Wednesday, September 16, 2015

Food in a Pinch

Have you ever wondered about eating freeze dried food? I certainly have. So much so that when the husband and I went to our local big chain outdoor store a few months ago, we picked up some to try.

Now, I know some people have heard that freeze dried is absolutely horrible, and yet others say it was fabulous. But this is what I know for sure- it's food, and in a pinch (say lost job, grid down, or just to supplement your food storage), freeze dried is certainly an option to remember.

Many of you have mentioned to me that purchasing freeze dried food in the #10 cans is more economical. And yes, technically, it is. However, what most people fail to think about is whether or not they will actually *like* the food they are purchasing. 
Why buy a huge can of something no one will eat? Go ahead, spend the $8 on a small package for two, and try it.
There is no amount of savings if you do not eat what you purchase. Hell, if you want to throw that money away, send it my way!

The husband and I decided to take an impromptu camping trip in our own Backyard Outdoors. A local state part less than 10 miles from us. We stayed one night, enjoyed the beautiful weather, wildlife and peace.

Not to mention we love a roaring fire. Can you believe this photo (matter of fact, ALL these photos) were taken with my camera phone? I love that camera!).

Mountain House Freeze Dried Foods was the brand demonstrated in the store. We tried a couple of products in the store and they were not bad. But what about and actual camping (or hiking or grid down type scenario)? Would they be as easy to prepare in primitive surroundings as they were in a fully-equipped kitchen?

We decided to test four products. One beef, one chicken, one egg, and one dessert. We figured it would give us the best variety of meat and side dishes. Of course, Mountain House has a wide variety overall. But since we were only camping for one night and half the next day, we didn't need a huge variety.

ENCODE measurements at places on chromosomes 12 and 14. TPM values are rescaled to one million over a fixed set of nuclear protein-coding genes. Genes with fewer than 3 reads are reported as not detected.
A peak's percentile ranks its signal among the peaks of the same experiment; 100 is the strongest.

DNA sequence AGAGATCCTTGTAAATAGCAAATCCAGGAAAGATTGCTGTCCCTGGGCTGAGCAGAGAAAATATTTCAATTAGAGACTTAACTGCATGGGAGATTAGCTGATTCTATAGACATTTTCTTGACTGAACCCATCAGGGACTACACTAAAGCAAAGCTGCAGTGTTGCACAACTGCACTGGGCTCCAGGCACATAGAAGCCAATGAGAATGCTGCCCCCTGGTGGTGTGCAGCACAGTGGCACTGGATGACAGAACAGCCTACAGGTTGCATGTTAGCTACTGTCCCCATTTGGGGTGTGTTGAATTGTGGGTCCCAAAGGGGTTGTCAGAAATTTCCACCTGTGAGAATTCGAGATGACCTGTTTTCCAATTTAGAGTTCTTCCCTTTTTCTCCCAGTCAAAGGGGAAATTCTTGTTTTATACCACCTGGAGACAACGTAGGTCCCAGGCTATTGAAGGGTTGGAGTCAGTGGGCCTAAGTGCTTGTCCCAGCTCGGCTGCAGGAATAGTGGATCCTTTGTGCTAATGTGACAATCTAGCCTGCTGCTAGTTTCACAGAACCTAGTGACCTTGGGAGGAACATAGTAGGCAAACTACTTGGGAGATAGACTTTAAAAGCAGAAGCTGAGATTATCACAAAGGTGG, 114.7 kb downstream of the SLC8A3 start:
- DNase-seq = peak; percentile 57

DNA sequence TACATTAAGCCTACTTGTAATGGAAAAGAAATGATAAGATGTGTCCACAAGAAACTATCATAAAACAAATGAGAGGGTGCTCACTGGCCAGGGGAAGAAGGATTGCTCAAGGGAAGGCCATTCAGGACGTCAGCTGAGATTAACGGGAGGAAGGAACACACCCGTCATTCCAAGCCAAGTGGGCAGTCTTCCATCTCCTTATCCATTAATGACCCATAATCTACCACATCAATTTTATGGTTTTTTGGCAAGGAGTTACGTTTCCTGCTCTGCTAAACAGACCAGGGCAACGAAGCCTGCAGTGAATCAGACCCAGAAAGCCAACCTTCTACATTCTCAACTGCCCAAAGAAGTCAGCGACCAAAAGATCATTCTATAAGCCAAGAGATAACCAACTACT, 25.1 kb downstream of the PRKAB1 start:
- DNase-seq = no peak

First up was our evening meal and we decided to go with the Chicken Teriyaki with Rice meal.
Two one-cup servings per package is standard. However, if you tend to eat large amounts of food, you might want to think of this as one serving since the serving size is 1-cup. For the husband and I, this was about right. Calorie count is around 220 per 1-cup serving.

What we found was that when you go camping, you aren't really a 'measuring cup' kind of person. So trying to get the right amount of water into the bag without a measuring cup turned into a 'let's just use our coffee mug' kind of thing. Turns out, our coffee mug holds almost 2 cups of water (we measured once we got home), so our Chicken Teriyaki with Rice meal turned into Chicken Teriyaki with Rice SOUP.

Still, our first try didn't make the food inedible. It was actually very tasty. Even as a soup. So for this particular variety, the amount of water can be varied. Plus, it has 10g of protein. Not great, but not bad.

The one thing I found with most all of the freeze-dried foodstuffs is that they are LOADED with salt. And salt and I do not get along. Not because I have any type of medical issue with sodium or high blood pressure, but because when I eat large amounts of salt my ankles swell and I end up looking like the Elephant Man is growing out of my feet. It's horrendous.
Thinking into the future, if it is a survival thing, you're going to want the 660 mgs of salt this baby packs in such a small [ackage.
Aside from that, the Chicken Teriyaki was still tasty.

Next up was our morning meal. We went with the Mountain House Breakfast Scramble.